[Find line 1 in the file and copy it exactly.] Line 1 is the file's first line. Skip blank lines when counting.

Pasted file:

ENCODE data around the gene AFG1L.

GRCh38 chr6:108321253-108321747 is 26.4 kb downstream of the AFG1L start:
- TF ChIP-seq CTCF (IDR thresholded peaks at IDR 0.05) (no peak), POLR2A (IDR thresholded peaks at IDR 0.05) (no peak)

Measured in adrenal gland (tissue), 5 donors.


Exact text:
ENCODE data around the gene AFG1L.